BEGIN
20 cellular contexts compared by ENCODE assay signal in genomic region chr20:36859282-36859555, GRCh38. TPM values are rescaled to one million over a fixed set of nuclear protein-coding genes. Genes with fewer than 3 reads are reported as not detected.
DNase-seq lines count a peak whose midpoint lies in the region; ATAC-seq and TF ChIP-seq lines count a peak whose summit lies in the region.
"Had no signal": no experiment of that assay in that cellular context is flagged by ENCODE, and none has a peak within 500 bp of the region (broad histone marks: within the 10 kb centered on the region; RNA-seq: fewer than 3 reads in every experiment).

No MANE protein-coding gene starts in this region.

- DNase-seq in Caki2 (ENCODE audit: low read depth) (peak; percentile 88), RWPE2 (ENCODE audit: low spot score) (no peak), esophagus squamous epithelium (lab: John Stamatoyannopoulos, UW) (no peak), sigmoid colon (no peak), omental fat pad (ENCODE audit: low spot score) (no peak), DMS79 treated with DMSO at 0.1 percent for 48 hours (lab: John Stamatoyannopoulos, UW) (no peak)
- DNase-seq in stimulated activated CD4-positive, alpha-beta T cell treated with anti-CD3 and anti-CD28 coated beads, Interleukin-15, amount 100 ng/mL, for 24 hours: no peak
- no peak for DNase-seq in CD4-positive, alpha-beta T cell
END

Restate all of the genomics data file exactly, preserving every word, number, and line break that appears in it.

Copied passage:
20 cellular contexts compared by ENCODE assay signal in genomic region chr20:36859282-36859555, GRCh38. TPM values are rescaled to one million over a fixed set of nuclear protein-coding genes. Genes with fewer than 3 reads are reported as not detected.
DNase-seq lines count a peak whose midpoint lies in the region; ATAC-seq and TF ChIP-seq lines count a peak whose summit lies in the region.
"Had no signal": no experiment of that assay in that cellular context is flagged by ENCODE, and none has a peak within 500 bp of the region (broad histone marks: within the 10 kb centered on the region; RNA-seq: fewer than 3 reads in every experiment).

No MANE protein-coding gene starts in this region.

- DNase-seq in Caki2 (ENCODE audit: low read depth) (peak; percentile 88), RWPE2 (ENCODE audit: low spot score) (no peak), esophagus squamous epithelium (lab: John Stamatoyannopoulos, UW) (no peak), sigmoid colon (no peak), omental fat pad (ENCODE audit: low spot score) (no peak), DMS79 treated with DMSO at 0.1 percent for 48 hours (lab: John Stamatoyannopoulos, UW) (no peak)
- DNase-seq in stimulated activated CD4-positive, alpha-beta T cell treated with anti-CD3 and anti-CD28 coated beads, Interleukin-15, amount 100 ng/mL, for 24 hours: no peak
- no peak for DNase-seq in CD4-positive, alpha-beta T cell